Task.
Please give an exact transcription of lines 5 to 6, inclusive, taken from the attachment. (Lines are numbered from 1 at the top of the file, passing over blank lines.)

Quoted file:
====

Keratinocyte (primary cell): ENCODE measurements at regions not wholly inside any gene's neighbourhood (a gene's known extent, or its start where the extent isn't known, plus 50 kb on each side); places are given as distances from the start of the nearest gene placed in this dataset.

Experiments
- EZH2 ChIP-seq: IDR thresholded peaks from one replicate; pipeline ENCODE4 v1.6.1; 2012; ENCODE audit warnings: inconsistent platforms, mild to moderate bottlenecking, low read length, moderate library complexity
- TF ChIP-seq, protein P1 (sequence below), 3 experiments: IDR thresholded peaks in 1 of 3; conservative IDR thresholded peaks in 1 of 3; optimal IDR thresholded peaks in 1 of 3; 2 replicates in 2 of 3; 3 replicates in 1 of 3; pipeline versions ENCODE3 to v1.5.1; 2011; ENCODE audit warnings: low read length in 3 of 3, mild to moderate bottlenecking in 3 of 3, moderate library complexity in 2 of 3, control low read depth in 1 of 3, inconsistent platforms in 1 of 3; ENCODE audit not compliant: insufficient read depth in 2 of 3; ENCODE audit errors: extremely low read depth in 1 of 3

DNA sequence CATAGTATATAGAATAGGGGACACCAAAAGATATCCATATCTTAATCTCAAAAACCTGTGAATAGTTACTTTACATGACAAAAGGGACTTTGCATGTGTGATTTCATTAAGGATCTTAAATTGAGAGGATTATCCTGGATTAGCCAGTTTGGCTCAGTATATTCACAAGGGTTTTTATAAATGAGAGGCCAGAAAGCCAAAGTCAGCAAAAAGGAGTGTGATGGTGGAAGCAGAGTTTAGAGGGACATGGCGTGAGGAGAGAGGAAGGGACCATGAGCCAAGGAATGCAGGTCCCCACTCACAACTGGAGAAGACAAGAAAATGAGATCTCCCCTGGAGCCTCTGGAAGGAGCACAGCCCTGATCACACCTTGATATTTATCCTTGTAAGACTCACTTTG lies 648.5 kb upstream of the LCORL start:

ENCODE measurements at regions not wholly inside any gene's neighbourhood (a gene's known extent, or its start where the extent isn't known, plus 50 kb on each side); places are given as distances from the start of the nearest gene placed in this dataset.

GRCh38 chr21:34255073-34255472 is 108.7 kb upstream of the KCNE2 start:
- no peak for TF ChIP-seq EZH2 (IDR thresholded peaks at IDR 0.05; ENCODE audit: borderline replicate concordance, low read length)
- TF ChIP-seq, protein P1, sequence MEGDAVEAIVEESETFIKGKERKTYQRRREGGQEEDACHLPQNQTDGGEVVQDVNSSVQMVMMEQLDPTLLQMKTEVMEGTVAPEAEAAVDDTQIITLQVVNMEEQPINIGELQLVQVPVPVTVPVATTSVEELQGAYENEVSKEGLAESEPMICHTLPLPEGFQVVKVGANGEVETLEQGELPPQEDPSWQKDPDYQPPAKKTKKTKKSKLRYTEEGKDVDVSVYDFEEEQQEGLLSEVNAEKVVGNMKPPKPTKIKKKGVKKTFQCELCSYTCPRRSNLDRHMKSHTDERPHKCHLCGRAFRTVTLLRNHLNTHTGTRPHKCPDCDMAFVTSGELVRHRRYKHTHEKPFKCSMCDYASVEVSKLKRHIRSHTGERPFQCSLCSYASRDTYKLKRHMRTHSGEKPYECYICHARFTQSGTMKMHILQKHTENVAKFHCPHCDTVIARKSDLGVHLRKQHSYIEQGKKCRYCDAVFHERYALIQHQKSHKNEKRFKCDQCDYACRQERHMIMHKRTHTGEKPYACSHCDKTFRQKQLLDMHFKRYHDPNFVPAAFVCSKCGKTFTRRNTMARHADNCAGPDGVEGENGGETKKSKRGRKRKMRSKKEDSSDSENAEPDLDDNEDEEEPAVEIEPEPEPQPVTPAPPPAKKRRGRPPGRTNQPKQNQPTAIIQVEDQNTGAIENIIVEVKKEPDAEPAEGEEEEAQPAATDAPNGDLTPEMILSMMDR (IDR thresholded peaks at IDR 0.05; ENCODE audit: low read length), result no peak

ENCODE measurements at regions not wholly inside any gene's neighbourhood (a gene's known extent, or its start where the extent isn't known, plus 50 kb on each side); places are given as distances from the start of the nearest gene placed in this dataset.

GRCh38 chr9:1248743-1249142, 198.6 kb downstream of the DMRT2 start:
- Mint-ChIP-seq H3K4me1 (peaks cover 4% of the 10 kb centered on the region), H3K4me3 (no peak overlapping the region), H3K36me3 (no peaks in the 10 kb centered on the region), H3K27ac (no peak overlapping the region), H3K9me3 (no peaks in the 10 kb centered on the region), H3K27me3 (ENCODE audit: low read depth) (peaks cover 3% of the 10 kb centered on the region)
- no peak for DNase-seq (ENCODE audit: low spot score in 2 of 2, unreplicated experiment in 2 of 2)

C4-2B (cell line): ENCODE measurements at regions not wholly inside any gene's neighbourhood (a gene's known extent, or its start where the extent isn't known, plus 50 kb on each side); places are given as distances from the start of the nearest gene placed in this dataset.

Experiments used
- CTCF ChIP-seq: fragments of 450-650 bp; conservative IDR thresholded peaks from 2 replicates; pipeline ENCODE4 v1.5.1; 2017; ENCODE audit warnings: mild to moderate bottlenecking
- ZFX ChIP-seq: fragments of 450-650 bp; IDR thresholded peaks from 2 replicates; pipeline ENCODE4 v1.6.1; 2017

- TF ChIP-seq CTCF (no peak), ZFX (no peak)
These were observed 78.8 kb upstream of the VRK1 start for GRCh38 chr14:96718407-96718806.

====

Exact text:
DNA sequence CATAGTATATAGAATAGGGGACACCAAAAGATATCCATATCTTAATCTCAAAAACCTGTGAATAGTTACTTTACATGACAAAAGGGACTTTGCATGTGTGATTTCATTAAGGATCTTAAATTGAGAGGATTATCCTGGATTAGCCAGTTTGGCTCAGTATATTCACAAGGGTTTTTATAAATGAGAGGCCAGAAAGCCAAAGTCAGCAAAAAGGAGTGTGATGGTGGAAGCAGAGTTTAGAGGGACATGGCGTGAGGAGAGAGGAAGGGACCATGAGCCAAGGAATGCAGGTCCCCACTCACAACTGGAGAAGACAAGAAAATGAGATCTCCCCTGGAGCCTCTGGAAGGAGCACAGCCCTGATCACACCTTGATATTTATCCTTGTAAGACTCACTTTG lies 648.5 kb upstream of the LCORL start:

ENCODE measurements at regions not wholly inside any gene's neighbourhood (a gene's known extent, or its start where the extent isn't known, plus 50 kb on each side); places are given as distances from the start of the nearest gene placed in this dataset.